Guide to learn purescript

Hi everyone, i’m currently learning purescript and need to be guided, can someone point me step by step learning purescript from bottom up and how long it will take to be productive with it? and maybe some tips
background from javascript (typescript) and Rescript to build NextJs app.

my goal is to be productive in purescript and write halogen or nextjs with purescirpt (Really need for SSR)

i’ve read some of:

don’t get me wrong those book are awesome and detail especially Jordans Reference, maybe my brain just get overwhelmed by a lot of new technique.

i’m feeling stuck, and need light :joy:
btw, i’m sorry for my poor english

2 Likes

I think Jordan’s reference and the PureScript book are basically the go-to learning resources currently.

I’d say that mostly depends on your functional language background, but I don’t really have a concrete answer.

I think the most important tip is this: whenever you have a question or get stuck, just ask. The community around PureScript is very helpful, so whenever you’re unsure of something or get stuck, just ask here or on Slack.

What are you stuck on exactly?

2 Likes

Thanks for the response

do i really need to learn everything from Jordans and Purescript book to be productive? e.g MTL and Free Monad

1 Like

Nope, I’ve been using PS for years – even stumbling my way through writing libraries people actually use – and have only recently started understanding MTL (understanding is a strong word, I get by :sweat_smile:). I’ve also never used a free monad, that I’m aware of. I did end up having to learn indexed monads to write a specific library, but didn’t need them before or after.

You’ll be able to do plenty just with these:

  • basic types (defining them, pattern matching)
  • functions (currying, forall, typeclass constraints)
  • monads (do-notation, Effect, Aff, traverse)
  • FFI (working with external javascript, unless you aren’t doing this then it doesn’t matter)
  • tooling (spago mostly, sometimes pulp/bower/npm)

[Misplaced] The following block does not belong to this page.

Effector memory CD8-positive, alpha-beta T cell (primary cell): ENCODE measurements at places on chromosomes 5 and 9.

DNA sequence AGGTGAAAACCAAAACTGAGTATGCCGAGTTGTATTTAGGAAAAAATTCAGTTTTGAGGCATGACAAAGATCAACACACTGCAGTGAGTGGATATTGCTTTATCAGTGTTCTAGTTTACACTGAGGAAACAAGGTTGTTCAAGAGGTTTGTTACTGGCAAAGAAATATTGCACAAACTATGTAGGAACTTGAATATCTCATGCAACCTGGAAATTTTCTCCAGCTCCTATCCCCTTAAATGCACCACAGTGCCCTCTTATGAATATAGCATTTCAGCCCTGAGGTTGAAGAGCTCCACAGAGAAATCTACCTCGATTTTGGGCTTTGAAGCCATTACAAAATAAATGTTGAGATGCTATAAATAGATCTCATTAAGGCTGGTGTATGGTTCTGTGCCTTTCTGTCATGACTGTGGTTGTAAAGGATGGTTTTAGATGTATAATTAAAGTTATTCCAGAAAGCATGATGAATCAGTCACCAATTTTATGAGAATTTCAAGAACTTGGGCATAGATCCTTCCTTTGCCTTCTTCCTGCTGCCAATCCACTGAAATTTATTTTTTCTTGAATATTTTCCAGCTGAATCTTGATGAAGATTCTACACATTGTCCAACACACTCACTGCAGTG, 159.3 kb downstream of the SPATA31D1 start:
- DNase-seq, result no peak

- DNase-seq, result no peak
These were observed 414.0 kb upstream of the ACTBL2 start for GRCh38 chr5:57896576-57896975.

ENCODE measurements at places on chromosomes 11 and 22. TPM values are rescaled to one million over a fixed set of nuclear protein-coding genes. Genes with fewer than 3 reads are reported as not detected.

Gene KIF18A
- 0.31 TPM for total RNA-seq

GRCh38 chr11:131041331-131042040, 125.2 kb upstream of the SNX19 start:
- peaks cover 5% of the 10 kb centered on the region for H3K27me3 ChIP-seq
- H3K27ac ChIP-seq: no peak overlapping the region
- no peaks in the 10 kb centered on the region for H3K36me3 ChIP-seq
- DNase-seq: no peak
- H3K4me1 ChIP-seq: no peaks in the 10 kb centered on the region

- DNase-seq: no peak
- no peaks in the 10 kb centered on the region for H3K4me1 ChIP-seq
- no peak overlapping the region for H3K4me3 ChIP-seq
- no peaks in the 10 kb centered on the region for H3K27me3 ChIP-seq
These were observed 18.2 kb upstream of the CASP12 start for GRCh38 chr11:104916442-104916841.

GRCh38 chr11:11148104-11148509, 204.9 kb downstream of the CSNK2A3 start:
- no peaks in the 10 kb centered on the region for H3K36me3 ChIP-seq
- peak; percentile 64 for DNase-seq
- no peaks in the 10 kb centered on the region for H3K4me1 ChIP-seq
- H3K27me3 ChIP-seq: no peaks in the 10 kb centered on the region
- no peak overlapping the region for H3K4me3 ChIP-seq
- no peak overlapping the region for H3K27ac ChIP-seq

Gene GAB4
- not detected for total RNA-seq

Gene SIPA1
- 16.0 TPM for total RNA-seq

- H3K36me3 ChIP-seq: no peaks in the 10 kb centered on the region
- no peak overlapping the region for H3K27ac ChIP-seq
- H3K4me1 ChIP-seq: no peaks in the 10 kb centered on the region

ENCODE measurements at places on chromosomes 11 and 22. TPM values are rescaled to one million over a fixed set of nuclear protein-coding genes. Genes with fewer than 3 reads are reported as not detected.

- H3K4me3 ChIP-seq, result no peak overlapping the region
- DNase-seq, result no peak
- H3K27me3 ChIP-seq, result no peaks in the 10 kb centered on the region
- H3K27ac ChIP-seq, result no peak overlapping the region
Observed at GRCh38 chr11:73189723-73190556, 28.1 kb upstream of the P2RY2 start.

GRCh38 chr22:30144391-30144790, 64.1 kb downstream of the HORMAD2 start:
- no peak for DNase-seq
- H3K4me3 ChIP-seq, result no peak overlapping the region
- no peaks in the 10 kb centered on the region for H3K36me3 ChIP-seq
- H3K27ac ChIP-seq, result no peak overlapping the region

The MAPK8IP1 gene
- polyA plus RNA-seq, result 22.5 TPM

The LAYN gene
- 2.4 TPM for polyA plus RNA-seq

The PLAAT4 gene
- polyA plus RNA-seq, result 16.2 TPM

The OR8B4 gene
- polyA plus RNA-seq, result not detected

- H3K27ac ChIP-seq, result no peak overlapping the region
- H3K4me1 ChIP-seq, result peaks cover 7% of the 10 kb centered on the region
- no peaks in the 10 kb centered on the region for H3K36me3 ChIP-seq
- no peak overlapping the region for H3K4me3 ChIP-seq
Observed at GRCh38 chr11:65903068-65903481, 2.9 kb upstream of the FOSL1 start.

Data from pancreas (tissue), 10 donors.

And when you’re comfortable with that stuff it’ll be a lot easier to look into a specific, more difficult topic as you need it.

14 Likes

ah, thank i’ll keep in mind. one more question, does type-level programming in purescript used in production?
i’m interested to learn more

You don’t need to know MTL or the Free monad to write programs. Some of the scripts I wrote when we were migrating the ecosystem from v0.13.x to v0.14.0 used Aff entirely just to get stuff done. You will already get 70% of PureScript’s benefits over say JavaScript via strong types, pure functions, pattern matching, type classes and Aff, etc.

Generally, one will start using MTL / Free when they want to be more careful and specific about “what” can happen “where.” It also tends to help a lot when testing your code. If you were writing a larger app among a team where each person owns part of that codebase, you might start using them more.

Type-level programming (as well as other more advanced features of the type system) can be used in production, but one has to be careful about the “power-to-weight” ratio. TLP gets complicated fast, so sometimes the benefits it provides aren’t worth the mental cost of TLP gymnastics.

Also, part of the reason why I wrote my reference work was because I read through the “Haskell from First Principles” book and got lost at monad transformers. I think Haskell’s newtype syntax is what messed me up initially.
If there was one transformer I would learn, it would be ReaderT as it provides a way to access the values you put into the environment at any point in your code.

Keep asking questions either on here or on Slack when you get stuck. We’ve all sat in your place at one time or another, and appreciated the help we got from those farther along the path.

13 Likes